Freedom of Information could cover hundreds more bodies
Hundreds more organisations could be made subject to Freedom of Information laws, Deputy PM Nick Clegg is to say.
The Association of Chief Police Officers and the Ucas universities admissions service are among bodies set to be included in the FOI Act.
He will also confirm that the process of cutting the "30-year rule" for secret government papers to 20 years will begin in 2013.
A cut in the 30-year rule was backed by the previous Labour government.
Mr Clegg will pledge to "restore British freedoms" in his speech on Friday, as part of "our wider project to resettle the relationship between people and government".
He will say: "Free citizens must be able to hold big institutions and powerful individuals to account - and not only the government. There are a whole range of organisations who benefit from public money and whose activities have a profound impact on the public good.
"In order to do so, citizens must first know what goes on in these institutions. And they must be at liberty to speak out about the things they discover. It is a modern right to information combined with traditional freedom of expression."
The Freedom of Information Act allows other organisations to be designated a "public authority" which comes under FOI laws if it "appears to the secretary of state to exercise functions of a public nature" or "is providing under a contract made with a public authority any service whose provision is a function of that authority".
Government sources said they would include Acpo, Ucas and the Financial Ombudsman Service and would "make it easy for people to find out information that is relevant to them, to ensure that public bodies are acting in the public interest and providing good value for money."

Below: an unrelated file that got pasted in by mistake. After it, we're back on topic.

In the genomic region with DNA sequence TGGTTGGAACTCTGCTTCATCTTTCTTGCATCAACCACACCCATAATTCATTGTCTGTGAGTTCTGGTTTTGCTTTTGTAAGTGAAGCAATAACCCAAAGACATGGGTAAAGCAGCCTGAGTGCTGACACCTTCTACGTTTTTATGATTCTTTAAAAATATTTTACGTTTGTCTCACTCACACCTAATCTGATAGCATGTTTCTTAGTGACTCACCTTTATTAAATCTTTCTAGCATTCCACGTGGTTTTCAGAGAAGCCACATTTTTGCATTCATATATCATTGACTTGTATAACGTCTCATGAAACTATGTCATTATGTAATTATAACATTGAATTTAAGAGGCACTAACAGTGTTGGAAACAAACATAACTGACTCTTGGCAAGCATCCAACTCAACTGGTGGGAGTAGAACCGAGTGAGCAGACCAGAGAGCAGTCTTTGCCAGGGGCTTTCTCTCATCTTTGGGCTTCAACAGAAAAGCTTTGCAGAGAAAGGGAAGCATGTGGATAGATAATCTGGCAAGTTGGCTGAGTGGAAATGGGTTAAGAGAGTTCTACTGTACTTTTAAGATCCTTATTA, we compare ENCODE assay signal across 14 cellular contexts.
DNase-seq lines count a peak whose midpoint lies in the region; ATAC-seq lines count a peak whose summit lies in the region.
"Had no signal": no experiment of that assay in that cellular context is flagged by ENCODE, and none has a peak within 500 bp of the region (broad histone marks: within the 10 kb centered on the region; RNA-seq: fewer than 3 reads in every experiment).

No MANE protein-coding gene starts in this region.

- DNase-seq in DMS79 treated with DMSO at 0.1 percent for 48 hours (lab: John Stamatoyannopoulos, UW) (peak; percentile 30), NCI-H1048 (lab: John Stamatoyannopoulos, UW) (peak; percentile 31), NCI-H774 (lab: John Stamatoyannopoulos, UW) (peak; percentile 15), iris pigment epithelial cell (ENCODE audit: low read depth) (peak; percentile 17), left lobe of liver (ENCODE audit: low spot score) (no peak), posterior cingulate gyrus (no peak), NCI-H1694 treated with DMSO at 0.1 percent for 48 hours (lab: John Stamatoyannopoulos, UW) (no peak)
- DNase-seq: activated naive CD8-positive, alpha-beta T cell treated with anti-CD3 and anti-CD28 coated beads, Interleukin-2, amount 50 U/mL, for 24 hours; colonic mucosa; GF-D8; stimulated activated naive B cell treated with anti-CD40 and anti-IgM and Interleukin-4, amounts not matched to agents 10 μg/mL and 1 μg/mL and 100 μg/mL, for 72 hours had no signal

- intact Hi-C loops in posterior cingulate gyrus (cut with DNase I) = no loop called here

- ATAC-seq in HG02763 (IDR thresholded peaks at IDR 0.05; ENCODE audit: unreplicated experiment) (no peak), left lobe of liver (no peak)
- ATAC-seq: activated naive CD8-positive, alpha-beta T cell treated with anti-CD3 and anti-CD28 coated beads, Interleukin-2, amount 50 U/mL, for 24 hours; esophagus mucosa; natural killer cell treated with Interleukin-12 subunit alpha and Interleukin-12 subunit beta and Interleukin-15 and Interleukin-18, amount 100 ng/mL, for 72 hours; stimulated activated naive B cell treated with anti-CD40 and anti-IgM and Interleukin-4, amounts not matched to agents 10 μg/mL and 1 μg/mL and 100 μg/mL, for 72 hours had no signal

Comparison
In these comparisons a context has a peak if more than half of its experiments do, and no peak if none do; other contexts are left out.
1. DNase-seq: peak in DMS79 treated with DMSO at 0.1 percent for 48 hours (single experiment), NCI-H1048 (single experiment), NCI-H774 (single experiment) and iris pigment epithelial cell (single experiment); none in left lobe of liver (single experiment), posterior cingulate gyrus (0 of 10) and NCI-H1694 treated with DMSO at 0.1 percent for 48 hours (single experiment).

Mr Clegg will say that "tedious bureaucratic hurdles" have been placed in the way of people making FOI requests and information is being "hoarded by the few". He will say the scope of the FOI Act will be extended "to cover potentially hundreds more bodies".
He will also confirm that the government will go ahead with plans to scrap the 30-year rule in favour of a 20-year rule from January 2013.
The process will be phased in over 10 years - something the government says is because of costs. The National Archives and government officials will be looking at how to bring about the change over the next 12 months.
It follows the Dacre review, commissioned by the Labour government in 2007, which recommended it be reduced to 15 years. In power, Labour had backed reducing it to 20 years, phased in over 10 years and the change was included in the Constitutional Reform and Governance Act 2010.
But Mr Clegg will accuse Labour of having "dragged their feet" over the issue, adding: "Surely it can only strengthen our democracy if we reduce the time people must wait to know the full truth about the governments they have lived under, and the events they have lived through."